01/29/2022 Nigeria (International Christian Concern) – Technically a secular nation, Nigeria’s federal constitution contains protections for freedom of religion and belief, including the right of citizens to change their religion and the right to “manifest and propagate [one’s] religious belief in worship, teaching, practice and observance.”
Unfortunately, many Nigerians today are not given access to these freedoms.
Twelve northern states operate a parallel court system which hands down judgements based on Sharia law instead of the country’s penal code. The courts, though originally designed to handle administrative matters for Muslims, evolved soon after the advent of democracy in Nigeria to also handle criminal matters.
The shift in these courts from administrative to criminal is an important one and gave these courts jurisdiction over matters like petty theft which, under Sharia law, calls for the amputation of the perpetrator’s hand. The shift also gave courts jurisdiction over crimes specific to Sharia, such as blaspheming the prophet Mohammed. Kano Upper Sharia Court sentenced two young men for blasphemy in 2020—one to death and one to ten years in prison.
That government courts can hand down convictions for blasphemy—a so-called crime long criticized by human rights activists because it criminalizes minority religious beliefs—is a direct violation of Nigerians’ right to religious freedom.
In Kaduna State, Governor Nasir El-Rufai recently reintroduced the Religious Preaching Edict of 1984. The renewed regulations criminalize preaching without authorization and aims to control not only who can preach but also the content of their sermons.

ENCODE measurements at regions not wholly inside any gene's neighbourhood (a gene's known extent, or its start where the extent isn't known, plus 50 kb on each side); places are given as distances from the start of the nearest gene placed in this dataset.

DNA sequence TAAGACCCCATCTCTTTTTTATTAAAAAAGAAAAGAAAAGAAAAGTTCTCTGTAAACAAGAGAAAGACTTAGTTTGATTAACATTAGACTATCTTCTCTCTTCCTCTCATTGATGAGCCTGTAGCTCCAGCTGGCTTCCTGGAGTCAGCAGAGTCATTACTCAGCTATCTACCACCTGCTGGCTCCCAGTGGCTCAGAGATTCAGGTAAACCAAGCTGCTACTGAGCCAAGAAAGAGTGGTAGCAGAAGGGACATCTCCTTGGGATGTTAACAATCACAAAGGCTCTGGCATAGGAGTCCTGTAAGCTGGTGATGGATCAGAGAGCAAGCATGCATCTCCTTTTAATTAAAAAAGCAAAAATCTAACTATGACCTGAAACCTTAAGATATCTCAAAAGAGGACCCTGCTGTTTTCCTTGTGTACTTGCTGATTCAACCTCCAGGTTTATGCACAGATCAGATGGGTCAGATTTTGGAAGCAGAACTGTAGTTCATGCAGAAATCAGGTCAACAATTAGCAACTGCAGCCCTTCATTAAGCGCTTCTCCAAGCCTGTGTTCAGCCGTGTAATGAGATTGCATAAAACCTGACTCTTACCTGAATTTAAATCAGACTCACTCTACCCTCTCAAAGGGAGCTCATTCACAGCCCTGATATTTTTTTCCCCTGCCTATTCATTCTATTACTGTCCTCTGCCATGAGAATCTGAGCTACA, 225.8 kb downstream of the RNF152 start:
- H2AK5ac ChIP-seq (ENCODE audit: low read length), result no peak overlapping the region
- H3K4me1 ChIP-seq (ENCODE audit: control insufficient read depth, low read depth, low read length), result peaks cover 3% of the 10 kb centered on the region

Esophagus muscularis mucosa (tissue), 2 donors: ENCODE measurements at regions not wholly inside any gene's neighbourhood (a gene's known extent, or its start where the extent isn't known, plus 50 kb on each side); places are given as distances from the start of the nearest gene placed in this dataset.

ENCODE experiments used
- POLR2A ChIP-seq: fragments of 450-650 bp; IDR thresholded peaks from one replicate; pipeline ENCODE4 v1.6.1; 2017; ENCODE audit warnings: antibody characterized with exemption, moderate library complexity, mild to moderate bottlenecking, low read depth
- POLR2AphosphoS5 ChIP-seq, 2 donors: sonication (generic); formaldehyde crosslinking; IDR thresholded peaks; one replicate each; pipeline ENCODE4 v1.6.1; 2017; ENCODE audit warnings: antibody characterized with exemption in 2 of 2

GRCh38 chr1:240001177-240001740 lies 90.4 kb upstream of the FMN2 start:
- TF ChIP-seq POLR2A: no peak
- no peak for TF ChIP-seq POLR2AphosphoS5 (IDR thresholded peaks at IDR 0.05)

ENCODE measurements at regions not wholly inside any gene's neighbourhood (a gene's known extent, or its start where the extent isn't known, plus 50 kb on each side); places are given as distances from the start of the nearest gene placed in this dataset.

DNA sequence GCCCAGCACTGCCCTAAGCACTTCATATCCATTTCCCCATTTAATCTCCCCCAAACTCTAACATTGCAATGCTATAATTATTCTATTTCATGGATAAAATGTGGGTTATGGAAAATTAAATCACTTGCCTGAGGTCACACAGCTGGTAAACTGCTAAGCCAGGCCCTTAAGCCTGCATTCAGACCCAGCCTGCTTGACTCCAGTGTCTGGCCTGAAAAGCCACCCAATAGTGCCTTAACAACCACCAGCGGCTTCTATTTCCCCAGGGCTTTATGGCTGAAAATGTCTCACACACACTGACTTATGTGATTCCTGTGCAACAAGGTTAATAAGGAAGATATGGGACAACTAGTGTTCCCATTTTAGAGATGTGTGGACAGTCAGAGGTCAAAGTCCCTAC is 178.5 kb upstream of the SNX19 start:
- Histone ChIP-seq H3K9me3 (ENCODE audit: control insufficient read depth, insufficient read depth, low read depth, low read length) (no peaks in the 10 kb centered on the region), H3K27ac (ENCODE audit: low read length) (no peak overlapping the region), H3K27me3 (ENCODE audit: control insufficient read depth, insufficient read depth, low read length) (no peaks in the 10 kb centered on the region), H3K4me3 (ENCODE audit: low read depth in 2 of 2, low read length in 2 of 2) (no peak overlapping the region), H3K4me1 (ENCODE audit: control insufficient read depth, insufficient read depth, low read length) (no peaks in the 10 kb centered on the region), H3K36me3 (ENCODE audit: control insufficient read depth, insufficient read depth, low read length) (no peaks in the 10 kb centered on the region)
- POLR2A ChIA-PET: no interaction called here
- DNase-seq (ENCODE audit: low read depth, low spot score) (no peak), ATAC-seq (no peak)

The legislation empowers an Interfaith Preaching Regulatory Council to implement the regulations. “Anyone who doesn’t follow this procedure and begins to preach without authorization, will be liable to pay a fine and may even be imprisoned,” El-Rufai said in an interview.
Justifying the need for these new regulations, El-Rufai claimed that “most times, it is preachers that are the worst culprits” and insisted that “before someone can start preaching, he should be very knowledgeable, [and have] understanding and experience to preach in a manner that will bring about peaceful coexistence” as judged by the Council. “The council will have to certify whoever wants to preach in Kaduna state as having the requisite knowledge, temperament, experience and foresight.”
El-Rufai passed the new regulations on religion without the approval of the state legislature, which in previous years had soundly rejected the proposed clampdown on preaching.
Even as state governments continue to disregard the religious rights of their citizens, the United States recently Nigeria off the Countries of Particular Concern (CPC) list in November of 2021, essentially giving its religious freedom practices a stamp of approval. Human rights groups reacted with strong condemnation and the U.S. Commission on International Religious Freedom, a government body, called the move “appalling.”
Several congressional offices pushed back against the delisting as well, joining group letters demanding an explanation for the move and asking that State Department reverse its decision to take Nigeria off the CPC list. ICC, which has long engaged with Congress on the issue of persecution in Nigeria, helped push these letters behind the scenes and met with dozens of congressional offices in the weeks after the delisting.